[Date Prev][Date Next] [Thread Prev][Thread Next] [Date Index] [Thread Index]

Re: Tracing silent crashes

Thanks to all who replied. I was able to take a monitor to the machine and discovered that there was an error in the NTP configuration (I'm using a GPS-disciplined oscillator for the timecode, and was using the kernel PPS interface patches) that was causing some sort of meltdown. I've posted a message with the gory details to the NTP mailing list, so I'll spare you here.

But thanks in particular for the hints on network syslog and using a console terminal. I'm going to implement some combination of those to make future problems easier to solve.



--On Sunday, January 18, 2004 14:45:38 +0100 Michael Bergbauer <michael@noname.franken.de> wrote:

On Sun Jan 18, 2004 at 08:3302AM -0500, John Ackermann N8UR wrote:
I have a remote machine running Debian testing and kernel 2.4.21, that
operates in headless mode (no keyboard or monitor attached).  At random
times, it seems to die, at least as far as any network connectivity is
concerned (the NICs are SMC 9342 using the epic100 driver).  It simply
stops responding to any network request.  I have a clue (difficult to
verify because of the remote location) that the machine doesn't actually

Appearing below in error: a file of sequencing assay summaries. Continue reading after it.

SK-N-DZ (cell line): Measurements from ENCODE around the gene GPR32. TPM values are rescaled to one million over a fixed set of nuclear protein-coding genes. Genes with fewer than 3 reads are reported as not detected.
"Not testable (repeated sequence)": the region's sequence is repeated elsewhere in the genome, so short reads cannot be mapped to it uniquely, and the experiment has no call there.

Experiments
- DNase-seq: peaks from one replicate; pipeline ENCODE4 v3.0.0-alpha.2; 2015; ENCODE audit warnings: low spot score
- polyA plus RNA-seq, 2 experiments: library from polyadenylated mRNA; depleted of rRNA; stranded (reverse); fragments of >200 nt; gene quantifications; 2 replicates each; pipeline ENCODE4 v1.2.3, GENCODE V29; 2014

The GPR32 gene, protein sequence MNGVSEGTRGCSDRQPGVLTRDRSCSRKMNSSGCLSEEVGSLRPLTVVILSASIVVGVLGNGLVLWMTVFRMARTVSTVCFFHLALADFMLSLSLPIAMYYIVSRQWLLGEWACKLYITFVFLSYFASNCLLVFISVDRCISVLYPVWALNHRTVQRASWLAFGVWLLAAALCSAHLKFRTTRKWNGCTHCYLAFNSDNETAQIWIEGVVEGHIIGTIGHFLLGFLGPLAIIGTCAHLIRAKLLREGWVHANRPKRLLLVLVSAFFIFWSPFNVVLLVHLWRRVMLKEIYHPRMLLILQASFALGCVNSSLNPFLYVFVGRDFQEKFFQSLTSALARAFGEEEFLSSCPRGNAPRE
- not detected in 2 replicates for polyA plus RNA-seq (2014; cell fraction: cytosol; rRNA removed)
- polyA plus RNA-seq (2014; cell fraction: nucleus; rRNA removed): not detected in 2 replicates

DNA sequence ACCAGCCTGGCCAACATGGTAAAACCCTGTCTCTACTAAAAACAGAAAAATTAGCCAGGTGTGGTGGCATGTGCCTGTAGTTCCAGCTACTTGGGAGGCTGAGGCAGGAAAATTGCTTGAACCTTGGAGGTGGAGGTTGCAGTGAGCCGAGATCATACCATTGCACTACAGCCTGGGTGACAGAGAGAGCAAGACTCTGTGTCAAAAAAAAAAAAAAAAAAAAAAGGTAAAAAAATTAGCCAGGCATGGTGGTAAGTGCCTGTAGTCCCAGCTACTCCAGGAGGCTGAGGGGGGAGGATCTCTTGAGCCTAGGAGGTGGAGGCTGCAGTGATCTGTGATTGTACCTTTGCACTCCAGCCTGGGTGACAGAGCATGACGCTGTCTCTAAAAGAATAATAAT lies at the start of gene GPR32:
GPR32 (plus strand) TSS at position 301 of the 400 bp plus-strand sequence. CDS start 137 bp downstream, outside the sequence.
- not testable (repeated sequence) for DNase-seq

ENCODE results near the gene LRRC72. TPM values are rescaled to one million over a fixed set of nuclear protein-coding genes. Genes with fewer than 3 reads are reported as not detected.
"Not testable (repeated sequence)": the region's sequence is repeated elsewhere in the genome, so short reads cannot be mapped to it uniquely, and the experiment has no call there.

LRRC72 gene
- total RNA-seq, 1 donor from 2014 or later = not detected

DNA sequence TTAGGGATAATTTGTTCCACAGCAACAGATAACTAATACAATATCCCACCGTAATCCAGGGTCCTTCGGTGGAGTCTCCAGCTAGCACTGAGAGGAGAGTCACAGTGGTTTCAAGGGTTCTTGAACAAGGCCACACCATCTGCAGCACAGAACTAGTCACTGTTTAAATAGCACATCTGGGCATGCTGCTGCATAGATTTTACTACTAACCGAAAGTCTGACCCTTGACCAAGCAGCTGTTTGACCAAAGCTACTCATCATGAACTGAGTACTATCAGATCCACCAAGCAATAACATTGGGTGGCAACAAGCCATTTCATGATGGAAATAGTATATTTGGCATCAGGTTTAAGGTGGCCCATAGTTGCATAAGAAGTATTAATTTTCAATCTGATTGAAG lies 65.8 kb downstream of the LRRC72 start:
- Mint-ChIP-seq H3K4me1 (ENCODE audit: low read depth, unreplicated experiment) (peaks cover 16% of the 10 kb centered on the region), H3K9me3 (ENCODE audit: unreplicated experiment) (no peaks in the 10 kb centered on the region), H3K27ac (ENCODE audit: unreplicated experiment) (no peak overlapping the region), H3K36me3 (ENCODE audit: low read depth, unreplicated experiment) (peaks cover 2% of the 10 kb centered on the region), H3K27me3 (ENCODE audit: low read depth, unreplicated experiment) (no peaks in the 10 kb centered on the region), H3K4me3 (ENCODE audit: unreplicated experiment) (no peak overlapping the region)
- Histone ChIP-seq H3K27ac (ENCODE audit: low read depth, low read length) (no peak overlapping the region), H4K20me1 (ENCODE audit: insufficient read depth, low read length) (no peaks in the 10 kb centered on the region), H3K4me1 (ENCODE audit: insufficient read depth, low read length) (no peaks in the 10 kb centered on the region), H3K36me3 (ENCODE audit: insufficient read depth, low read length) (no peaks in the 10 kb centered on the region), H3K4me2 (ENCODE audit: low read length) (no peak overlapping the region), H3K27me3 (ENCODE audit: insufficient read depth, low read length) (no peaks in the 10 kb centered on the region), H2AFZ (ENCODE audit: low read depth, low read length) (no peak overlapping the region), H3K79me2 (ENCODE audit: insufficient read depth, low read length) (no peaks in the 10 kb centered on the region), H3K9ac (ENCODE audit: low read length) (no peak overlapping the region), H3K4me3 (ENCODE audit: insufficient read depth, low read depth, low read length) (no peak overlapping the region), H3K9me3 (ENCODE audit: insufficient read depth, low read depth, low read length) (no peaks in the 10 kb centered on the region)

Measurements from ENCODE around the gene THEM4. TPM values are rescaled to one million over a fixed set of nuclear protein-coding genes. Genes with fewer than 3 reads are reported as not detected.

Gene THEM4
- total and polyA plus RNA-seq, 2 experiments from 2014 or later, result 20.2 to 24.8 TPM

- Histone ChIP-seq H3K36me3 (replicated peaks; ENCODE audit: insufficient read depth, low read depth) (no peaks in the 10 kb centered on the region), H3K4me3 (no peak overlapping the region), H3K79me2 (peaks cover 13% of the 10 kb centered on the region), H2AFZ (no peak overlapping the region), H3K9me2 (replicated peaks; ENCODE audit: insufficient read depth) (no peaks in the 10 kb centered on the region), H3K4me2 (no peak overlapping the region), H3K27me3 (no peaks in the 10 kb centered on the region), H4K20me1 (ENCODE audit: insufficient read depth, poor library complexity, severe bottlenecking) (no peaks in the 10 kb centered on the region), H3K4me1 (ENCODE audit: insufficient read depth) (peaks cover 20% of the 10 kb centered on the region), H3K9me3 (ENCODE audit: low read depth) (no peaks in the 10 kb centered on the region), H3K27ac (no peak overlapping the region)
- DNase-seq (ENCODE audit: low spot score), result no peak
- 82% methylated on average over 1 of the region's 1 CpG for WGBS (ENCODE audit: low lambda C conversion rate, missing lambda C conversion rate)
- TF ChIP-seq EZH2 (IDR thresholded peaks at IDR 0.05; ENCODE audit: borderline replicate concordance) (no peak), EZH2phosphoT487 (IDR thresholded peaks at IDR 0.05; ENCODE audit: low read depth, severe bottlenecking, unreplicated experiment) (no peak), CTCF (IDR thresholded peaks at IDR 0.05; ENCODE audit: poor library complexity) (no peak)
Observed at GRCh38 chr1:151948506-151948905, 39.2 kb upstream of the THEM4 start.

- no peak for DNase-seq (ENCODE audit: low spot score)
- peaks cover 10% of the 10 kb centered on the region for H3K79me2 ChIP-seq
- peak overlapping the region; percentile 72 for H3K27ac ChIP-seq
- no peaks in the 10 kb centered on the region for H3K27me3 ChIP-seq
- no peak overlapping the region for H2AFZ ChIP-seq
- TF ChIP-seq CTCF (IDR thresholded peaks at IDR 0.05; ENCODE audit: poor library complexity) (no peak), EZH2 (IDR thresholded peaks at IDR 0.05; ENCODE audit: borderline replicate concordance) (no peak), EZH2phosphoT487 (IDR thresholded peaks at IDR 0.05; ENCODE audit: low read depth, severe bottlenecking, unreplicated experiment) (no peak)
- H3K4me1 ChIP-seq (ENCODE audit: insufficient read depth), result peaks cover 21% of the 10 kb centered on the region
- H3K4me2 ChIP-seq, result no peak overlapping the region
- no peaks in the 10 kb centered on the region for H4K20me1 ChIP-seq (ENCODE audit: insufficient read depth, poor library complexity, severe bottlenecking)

crash, and that the local console remains accessible; in other words, it
may just be a freeze of the networking stack.

There doesn't seem to be any correlation to time of day, and sometimes
I'll  go weeks without this happening, when other times it may be a
daily  occurrence.  The machine is on a UPS, so it's probably not power
glitch  related.  I've swapped NIC units, though not varieties.  And,
it's been  happening for a while, though I run apt-get dist-upgrade
fairly regularly,  and across kernel versions, so I don't think it's due
to any new software  change.

Upon reboot things return to normal and there's no trace of anything in
the  logs to indicate what the problem.

I guess I have two questions -- does anyone recognize this problem, and
is  there any way to capture more data that might give me a clue about
what's  happening.  The normal log files don't yield a clue.

Any chance to attach a serial console to the machine? Some serial
concentrator in the rack where you could get plugged in at least for
fixing that bug? Another box of yours in the same rack? So you could
setup this box to support serial console and get all the console output
(includung kernel oopses and panics) + magic sysrequest via the serial

Michael Bergbauer <michael@noname.franken.de>
use your idle CPU cycles - See http://www.distributed.net for details.
Visit our mud Geas at geas.franken.de Port 3333

To UNSUBSCRIBE, email to debian-isp-request@lists.debian.org
with a subject of "unsubscribe". Trouble? Contact

Reply to: